7. Durio griffithi
Description: Similar to Durio acutifolius but the flesh is orange to orange-red and covers only the top part of the seed. Opens on the branch. Tree grows up to 60 meters tall.
8. Durio purpureus
Description: No one has ever seen the durian part of this durian tree. Kosterman found one tree and decided that it was different enough from Durio grandiflorus to warrant a new species. Another specimen has never been found. The tree Kosterman found was 32 meters tall.
Scientific Name: “Purpureus” means “purple” in Latin. I guess it’s possible the fruit could be purple, but since Kosterman didn’t see the fruit I think it’s unlikely. “Purpureus” also means “brilliant or shining,” which I conclude may be how Kosterman felt when he discovered this tree.
9. Durio lanceolatus
Description: The exterior is dirty yellow and pointy at both ends. Inside, the flesh is red-yellow and almost tasteless. (key word: almost tasteless. Hmmm). Tree grows up to 55 meters tall.
Durian pelanduk, Kelintjing, Lai, Lai bengan, Rian burung, Taula tongau.
10. Durio lissocarpus
Description: This durian is sometimes considered synonymous with Durio carinatus. There’s no other description of it.
Local Names: Durian burung
|Durio of Malaysia by Salma Idris|
11. Durio oblongus
Description: An oblong, dark yellow to orange durian with dense conical spines. The flesh is red, soft and thick with a slight sweet taste. The tree has white flowers and grows up to 23 meters tall.
Distribution: Borneo. Common near Kuching and Sandakan.
Scientific Name: Latin for “oblong,” which could refer either to the leaf shape or the oblong shape of the durian. It was named by Maxwell T. Masters in 1875.
Local Name: nyekak (Iban)
12. Durio macrophyllus
Description: This durian looks very similar to Durio mallacensis and was at one point even considered a variety of D. testudinarum. Tree grows to 30 meters tall.
Distribution: Malay Peninsula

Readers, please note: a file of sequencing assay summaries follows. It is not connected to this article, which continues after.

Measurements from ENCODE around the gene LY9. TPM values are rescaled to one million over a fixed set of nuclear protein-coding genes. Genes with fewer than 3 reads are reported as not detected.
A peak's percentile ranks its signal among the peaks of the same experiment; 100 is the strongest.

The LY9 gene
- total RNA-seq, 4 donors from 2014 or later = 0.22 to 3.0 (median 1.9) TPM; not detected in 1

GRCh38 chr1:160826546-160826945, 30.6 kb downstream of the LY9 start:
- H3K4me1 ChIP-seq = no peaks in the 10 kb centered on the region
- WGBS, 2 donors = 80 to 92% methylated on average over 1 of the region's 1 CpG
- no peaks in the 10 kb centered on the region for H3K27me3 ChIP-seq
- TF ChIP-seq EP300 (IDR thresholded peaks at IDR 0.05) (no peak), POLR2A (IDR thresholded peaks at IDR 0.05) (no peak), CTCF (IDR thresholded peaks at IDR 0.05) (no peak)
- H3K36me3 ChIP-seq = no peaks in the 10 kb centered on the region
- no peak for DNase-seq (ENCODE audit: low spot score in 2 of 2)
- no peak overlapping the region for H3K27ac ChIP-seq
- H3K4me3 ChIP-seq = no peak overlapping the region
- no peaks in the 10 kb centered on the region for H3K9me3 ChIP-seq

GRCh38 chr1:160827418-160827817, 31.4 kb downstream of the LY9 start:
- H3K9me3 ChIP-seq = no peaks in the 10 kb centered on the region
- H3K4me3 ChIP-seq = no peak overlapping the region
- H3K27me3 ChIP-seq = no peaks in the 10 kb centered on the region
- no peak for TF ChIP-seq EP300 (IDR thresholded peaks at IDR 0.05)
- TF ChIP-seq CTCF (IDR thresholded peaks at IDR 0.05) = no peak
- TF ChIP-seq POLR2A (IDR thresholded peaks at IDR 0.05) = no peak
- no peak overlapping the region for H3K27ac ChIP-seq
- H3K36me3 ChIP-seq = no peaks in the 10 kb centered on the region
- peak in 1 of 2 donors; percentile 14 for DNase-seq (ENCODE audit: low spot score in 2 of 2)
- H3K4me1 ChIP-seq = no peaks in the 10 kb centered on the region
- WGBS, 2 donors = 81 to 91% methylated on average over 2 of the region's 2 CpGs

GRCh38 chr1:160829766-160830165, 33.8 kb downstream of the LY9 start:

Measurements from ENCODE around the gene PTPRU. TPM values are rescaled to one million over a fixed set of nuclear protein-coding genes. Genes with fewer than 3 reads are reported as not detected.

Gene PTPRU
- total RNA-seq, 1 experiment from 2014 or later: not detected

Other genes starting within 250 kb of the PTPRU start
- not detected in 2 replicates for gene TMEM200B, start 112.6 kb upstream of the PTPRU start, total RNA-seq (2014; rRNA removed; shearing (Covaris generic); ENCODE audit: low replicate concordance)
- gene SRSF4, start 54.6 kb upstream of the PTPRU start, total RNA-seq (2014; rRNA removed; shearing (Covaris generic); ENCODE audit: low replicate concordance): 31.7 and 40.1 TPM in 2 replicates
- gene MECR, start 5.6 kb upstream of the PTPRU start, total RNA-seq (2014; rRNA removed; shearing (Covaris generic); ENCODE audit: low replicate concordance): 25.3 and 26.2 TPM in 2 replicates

Tree Height: 30 meters tall
Fruit (immature): pear shaped or globose, blue-green color, dense
Notes: Originally considered a variety of D. testudinarum
FOUND: Kelantan, Sg. Chalil in July, Pahang, Bukit Kajang Forest Reserve, Nov. , Kuala Kangsar, Oct.
Local Names: tong, daun, batan, daun besar, pumkubm (Batak)
13. Durio macrolepsis
Local Names: none
14. Durio malaccensis
Local Names: batang, tong Durian batang, durian bangko, durian bankolo
15. Durio pinangianus
Description: A round fruit with a dull red-purple hull. The flesh inside is a thin, leathery pink or white splattered with red. It is sometimes considered synonymous with the unknown fruit Durio macrolepsis because of the position of the flower. It fruits at the base of the tree.
Distribution: Perak and Penang, particularly West Hill.
Scientific Name: Named for the island of Penang, where it was found, by Henry Ridley in 1922
17. Durio singaporensis
Description: A round fruit with a greenish yellow exterior. Kosterman states that the seeds are bare of flesh, but other sources note a white
leathery layer of flesh that dries and adhere to the seed. The tree grows to 30 meters tall.
Local Names: durian daun, bujur
For now, that’s all the inedible durians. They’re fascinating, if not particularly tasty on their own. In years to come, they may play an increasingly important role in the commercial durian industry. Many orchards now use inedible durian species as rootstock to protect the deliciously vulnerable durio zibethinus from disease. A noble role indeed.